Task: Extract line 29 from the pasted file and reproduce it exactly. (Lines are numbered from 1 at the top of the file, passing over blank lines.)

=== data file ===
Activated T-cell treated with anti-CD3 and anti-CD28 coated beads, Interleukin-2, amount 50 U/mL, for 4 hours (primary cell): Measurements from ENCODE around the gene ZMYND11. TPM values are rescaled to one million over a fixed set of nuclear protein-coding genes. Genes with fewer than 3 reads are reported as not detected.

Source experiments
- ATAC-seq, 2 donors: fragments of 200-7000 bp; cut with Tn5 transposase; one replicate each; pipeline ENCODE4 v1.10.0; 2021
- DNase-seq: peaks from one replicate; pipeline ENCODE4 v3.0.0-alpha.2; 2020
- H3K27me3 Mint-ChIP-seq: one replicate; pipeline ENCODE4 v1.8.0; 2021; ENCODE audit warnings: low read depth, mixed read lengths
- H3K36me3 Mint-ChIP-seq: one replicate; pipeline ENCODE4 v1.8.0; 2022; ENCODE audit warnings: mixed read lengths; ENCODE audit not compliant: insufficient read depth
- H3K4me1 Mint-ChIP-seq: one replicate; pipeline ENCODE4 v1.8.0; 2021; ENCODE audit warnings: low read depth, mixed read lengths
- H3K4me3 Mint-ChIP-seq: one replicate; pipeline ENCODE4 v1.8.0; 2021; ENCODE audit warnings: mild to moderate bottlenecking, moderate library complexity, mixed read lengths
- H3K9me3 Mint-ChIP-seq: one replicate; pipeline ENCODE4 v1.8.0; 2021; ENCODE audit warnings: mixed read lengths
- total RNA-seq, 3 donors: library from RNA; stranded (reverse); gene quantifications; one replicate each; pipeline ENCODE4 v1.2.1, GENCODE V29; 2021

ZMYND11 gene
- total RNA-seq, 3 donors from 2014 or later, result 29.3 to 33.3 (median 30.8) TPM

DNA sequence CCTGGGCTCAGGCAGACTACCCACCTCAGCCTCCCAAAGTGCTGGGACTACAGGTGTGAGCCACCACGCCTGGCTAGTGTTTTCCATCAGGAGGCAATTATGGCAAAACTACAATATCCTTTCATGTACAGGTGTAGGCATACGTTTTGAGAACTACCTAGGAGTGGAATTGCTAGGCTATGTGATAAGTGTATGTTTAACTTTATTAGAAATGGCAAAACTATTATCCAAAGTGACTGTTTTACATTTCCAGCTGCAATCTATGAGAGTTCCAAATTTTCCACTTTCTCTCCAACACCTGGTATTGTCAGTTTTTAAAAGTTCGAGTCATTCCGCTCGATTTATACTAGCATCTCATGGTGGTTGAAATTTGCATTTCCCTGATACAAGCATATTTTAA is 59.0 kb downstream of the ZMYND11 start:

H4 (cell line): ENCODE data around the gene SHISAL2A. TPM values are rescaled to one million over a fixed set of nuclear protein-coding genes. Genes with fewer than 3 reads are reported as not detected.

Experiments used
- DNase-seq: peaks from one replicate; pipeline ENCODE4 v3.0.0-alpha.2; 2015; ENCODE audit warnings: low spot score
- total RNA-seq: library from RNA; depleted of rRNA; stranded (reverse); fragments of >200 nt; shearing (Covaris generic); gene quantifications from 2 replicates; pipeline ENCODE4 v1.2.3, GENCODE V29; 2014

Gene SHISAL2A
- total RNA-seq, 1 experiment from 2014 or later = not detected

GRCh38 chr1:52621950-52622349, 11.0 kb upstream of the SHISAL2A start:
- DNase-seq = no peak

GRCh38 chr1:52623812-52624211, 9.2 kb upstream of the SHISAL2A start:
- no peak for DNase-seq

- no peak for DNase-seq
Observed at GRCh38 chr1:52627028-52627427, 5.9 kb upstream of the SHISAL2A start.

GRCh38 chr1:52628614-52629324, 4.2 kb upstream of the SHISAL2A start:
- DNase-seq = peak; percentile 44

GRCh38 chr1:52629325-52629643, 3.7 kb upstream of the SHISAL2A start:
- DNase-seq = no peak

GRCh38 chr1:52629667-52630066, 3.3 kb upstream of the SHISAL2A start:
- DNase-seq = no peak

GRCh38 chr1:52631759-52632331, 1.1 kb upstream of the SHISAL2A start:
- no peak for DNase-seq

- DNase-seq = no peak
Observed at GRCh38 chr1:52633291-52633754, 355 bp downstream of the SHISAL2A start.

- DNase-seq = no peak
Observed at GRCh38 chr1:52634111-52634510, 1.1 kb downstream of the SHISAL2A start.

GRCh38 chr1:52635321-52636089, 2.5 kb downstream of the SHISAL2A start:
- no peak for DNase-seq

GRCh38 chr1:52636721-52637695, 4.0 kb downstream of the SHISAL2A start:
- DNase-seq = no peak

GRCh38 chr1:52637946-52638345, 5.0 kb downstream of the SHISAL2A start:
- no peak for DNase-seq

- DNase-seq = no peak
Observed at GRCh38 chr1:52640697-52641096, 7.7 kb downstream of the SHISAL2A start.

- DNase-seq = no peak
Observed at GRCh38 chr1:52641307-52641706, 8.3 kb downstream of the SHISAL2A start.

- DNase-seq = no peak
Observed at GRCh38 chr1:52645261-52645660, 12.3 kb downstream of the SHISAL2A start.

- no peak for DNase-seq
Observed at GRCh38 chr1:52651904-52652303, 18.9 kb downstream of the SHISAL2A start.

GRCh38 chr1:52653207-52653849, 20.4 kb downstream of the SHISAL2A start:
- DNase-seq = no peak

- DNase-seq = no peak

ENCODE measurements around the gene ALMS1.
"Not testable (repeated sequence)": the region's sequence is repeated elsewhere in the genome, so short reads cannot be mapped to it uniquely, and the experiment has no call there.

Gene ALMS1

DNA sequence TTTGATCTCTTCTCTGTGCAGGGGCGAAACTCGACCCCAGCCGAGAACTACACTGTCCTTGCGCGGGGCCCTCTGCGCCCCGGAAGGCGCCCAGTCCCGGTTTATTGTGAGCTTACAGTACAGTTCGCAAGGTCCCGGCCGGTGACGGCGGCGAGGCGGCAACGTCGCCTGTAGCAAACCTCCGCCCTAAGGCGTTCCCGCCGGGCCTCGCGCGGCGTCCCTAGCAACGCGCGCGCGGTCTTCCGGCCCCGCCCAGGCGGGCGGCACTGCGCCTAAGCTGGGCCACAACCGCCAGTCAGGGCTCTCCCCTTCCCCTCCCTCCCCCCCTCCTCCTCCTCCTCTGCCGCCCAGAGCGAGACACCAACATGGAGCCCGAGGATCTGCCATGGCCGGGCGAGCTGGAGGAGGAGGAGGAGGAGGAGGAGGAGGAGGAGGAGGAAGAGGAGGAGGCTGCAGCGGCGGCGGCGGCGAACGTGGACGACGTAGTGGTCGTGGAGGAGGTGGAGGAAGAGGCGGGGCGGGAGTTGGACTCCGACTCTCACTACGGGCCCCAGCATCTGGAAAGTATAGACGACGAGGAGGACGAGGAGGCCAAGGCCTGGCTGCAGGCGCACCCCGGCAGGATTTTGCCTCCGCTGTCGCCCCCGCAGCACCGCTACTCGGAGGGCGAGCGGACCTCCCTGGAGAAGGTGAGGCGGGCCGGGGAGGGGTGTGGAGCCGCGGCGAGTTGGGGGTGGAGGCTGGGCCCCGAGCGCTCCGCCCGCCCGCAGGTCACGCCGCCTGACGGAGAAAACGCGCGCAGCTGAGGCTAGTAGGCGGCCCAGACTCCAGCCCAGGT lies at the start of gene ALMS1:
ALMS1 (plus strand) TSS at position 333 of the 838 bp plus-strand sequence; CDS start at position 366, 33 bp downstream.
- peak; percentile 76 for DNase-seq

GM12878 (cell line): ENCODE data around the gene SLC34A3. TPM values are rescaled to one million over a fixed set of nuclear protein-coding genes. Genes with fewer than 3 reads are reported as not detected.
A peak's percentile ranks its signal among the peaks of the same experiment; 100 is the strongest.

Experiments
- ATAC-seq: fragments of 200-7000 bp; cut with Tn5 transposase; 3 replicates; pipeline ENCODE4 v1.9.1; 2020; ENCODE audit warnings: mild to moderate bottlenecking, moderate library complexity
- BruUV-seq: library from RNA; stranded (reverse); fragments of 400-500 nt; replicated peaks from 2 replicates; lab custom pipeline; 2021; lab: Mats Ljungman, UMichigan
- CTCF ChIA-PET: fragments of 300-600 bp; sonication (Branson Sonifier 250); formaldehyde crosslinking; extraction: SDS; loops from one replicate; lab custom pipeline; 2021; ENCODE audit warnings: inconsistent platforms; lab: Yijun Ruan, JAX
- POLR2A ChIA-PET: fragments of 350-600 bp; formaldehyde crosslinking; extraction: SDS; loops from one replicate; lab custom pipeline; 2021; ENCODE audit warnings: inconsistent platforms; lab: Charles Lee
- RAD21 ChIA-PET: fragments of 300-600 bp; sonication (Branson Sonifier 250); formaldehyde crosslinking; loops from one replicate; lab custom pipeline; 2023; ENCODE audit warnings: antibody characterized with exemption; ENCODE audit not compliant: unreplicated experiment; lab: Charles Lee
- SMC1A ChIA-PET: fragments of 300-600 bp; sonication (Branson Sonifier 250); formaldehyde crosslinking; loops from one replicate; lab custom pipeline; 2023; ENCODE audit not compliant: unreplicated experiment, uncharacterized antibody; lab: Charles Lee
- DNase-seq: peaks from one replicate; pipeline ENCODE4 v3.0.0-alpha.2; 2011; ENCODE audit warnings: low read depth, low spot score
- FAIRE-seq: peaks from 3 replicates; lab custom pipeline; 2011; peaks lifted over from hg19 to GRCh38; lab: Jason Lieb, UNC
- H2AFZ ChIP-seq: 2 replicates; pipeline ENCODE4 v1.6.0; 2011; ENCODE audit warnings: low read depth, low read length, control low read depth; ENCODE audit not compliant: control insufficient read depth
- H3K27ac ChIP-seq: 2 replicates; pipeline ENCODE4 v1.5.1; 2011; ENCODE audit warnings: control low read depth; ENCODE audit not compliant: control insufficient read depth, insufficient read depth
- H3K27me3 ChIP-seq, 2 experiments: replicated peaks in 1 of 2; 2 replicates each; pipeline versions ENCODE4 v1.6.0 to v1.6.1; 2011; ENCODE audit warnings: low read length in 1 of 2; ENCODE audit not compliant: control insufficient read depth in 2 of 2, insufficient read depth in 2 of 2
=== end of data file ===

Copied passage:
- DNase-seq = no peak